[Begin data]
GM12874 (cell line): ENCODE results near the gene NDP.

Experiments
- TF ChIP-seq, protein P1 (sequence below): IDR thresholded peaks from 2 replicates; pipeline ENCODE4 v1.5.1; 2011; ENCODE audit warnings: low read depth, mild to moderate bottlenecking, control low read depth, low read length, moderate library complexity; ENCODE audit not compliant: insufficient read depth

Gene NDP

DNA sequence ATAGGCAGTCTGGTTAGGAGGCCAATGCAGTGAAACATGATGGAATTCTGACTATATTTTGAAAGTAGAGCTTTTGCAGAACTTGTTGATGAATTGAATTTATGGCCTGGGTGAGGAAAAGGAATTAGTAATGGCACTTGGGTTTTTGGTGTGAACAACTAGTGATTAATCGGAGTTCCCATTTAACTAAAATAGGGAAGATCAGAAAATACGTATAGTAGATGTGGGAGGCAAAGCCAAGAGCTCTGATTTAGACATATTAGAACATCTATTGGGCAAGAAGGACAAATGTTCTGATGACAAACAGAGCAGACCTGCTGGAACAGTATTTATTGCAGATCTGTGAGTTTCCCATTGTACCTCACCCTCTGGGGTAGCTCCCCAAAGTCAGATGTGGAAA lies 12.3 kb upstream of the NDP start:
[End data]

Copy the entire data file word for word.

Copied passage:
GM12874 (cell line): ENCODE results near the gene NDP.

Experiments
- TF ChIP-seq, protein P1 (sequence below): IDR thresholded peaks from 2 replicates; pipeline ENCODE4 v1.5.1; 2011; ENCODE audit warnings: low read depth, mild to moderate bottlenecking, control low read depth, low read length, moderate library complexity; ENCODE audit not compliant: insufficient read depth

Gene NDP

DNA sequence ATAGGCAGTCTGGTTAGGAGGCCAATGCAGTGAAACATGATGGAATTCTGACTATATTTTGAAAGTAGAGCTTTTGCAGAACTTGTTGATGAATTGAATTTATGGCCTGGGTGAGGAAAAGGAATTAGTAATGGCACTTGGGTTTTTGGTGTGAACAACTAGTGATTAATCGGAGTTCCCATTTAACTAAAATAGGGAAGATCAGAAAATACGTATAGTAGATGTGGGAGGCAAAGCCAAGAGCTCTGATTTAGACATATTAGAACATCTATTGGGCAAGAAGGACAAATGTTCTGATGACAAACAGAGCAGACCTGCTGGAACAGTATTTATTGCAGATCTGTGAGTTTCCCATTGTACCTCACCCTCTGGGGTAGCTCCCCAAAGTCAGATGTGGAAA lies 12.3 kb upstream of the NDP start: